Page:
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A few kind reminders here:
Before you think changes, when you just ask for canter, let the canter aid be the outside leg, not the inside leg. The inside leg only creates the correct bend and asks for the right amount of energy, it’s the outside leg that tells the horse to canter, and later to change canter, especially in the tempis.

Don’t start the tempi changes until your horse can calmly and confidently change both from counter canter to canter, and canter to counter canter. Ideally on both a straight line as well as a bent (large circle) but straight is the priority. Also to be able to keep the same degree of collection without loosing posture or cadence through the change into the new canter.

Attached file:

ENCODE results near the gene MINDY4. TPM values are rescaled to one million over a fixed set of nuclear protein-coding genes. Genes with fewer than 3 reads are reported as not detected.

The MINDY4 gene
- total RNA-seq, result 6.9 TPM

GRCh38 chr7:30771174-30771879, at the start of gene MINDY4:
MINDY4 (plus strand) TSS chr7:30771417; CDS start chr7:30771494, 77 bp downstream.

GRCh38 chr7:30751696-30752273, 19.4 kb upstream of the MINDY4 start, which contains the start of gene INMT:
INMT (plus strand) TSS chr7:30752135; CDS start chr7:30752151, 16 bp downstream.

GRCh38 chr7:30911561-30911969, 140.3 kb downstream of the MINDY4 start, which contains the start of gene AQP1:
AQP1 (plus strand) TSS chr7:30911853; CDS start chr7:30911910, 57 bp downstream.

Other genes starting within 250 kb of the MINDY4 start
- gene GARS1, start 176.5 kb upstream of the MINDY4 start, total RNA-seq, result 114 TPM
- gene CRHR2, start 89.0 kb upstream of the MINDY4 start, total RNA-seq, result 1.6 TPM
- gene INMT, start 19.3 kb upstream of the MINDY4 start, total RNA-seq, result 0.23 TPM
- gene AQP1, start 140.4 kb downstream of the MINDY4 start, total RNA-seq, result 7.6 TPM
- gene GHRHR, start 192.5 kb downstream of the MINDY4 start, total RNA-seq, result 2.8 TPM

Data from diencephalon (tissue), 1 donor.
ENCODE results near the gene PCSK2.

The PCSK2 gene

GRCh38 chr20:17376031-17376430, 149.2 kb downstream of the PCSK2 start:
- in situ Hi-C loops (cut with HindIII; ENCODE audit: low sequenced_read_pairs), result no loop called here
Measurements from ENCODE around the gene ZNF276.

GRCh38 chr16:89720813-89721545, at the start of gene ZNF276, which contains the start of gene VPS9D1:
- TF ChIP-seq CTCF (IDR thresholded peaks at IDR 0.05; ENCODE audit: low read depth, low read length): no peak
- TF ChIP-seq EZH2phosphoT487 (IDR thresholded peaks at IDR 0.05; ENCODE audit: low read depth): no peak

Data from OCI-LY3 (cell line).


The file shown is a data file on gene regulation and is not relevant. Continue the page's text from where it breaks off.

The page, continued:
When you start to work with the changes or the tempis, don’t do them every time you’re in the arena. Practice the tempi changes towards the wall, so you get them straight, before you do them on the diagonal, like you will in a test.

Here’s how to start the tempi changes:
Start with two changes per long side. The first just after the corner, having plenty of cadence. Ask by putting your new outside leg and shoulder back and change. The second one just before the later corner (but not in the corner, as you easily teach the horse to fall in on the new inside shoulder there, rather then carrying himself straight through the change). When that works, ask the same thing on the next long side. When that works, ask for less strides in between the changes. Give that a couple weeks. Remember to keep it calm, straight and cadenced. Next step is to ask for two changes every fourth strides. Then increase that to four changes every fourth stride, and then six.
Voila, changes every fourth!

Photo of Aragon flying confidently at Springhill Dressage.